“We only had doctors; we didn’t have any dentists go with us,” remembered Dollar. “All we could do was medical work, and that was my first peek into the medical world. I got to work in the operating room, help with triage, and work in the pharmacy. I loved what I learned.”
Upon returning to the United States, Dollar submitted her application to dental hygiene school, but was disappointed to not receive an interview. “I had been planning this since freshman year of high school,” said Dollar. “I was really confused, and I didn’t understand why the Lord had closed this door.”
Dollar had a number of classmates applying for entrance into Truett-McConnell’s nursing program, and they encouraged her to do the same despite the fact that the deadline for applications had already passed.
“I went to talk to the nursing professors and they said they would still accept my application,” said Dollar. “I took the TEAS [entrance exam] test and passed it first try. I got all the bios written and sent my application in. In two weeks I had my acceptance packet. This door was literally wide open.”
Medicine, missions, and marriage
Since making the decision to pursue a degree in nursing, Dollar has participated in medical missions in Africa and Haiti. “The Zambia trip was ten days,” informed Dollar. “We worked in a hospital and just got to be with the patients. They dealt a lot with club foot, and I got to see them slowly correct it. It was a very good learning experience.”
In January of 2016, Dollar was a member of a mission team that traveled to Haiti. While there, she was able to run a clinic at the Hope for Life Children’s Home in Gressier. This orphanage holds a special place in Dollar’s heart for more reasons than one.
Not only has she bonded with the precious children who call the orphanage their home, but it was also on the orphanage property where she accepted the marriage proposal of TM Resident Director Benjamin Garrison.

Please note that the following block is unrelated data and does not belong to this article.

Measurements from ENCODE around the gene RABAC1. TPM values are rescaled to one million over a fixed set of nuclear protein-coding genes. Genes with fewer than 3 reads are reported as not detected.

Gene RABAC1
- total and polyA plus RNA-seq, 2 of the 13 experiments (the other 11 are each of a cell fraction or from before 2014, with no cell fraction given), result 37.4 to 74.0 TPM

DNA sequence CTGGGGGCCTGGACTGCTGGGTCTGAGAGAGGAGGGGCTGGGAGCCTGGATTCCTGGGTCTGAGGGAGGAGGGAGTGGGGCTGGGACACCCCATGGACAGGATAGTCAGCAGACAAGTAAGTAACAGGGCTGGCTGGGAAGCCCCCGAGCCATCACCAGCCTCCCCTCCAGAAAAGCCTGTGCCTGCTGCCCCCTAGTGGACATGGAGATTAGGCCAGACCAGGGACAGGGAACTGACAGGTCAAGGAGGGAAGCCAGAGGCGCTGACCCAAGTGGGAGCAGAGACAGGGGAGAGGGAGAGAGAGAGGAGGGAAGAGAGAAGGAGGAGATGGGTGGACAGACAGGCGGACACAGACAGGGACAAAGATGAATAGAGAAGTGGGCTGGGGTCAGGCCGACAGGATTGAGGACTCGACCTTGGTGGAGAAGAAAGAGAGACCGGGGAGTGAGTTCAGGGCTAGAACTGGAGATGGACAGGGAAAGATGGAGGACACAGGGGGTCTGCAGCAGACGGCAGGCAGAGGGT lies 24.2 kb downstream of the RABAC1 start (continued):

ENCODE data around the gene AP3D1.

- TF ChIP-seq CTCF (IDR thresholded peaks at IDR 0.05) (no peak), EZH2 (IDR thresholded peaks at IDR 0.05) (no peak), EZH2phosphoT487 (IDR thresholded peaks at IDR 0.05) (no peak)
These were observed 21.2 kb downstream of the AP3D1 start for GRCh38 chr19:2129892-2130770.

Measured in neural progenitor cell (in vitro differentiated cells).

“I met Ben through my older sister when they were freshmen,” stated Dollar. “I knew of him, but I never really thought about him until fall of 2014. We would see each other passing in the parking lot, and we would find ourselves talking about random life stuff.”
Dollar and Garrison spent time building a friendship, then went out on their first date in January of 2015. “That night I knew,” divulged Dollar. “They say ‘when you know, you know’, and that is so true.”
The couple’s wedding is planned for May 15 of this year. After the wedding, Dollar will complete her nursing degree, and Garrison will continue his ministry as the Middle School Pastor of Blackshear Place Baptist Church.
“My desire is to be where he is – to be invested and involved where he is,” said Dollar. “After we get married, he is my ministry, and beyond that, his ministry is my ministry.”
Although Dollar’s life has not gone exactly as she once planned, she could not be happier with where she is and what she has learned along the way.
“I didn’t know why the Lord had changed my plans. I thought I had everything figured out,” Dollar declared. “It was to allow me to depend upon the Lord and remember who really is in control.”
Bailey is a senior English major and a freelance writer for the college.Return to News Archive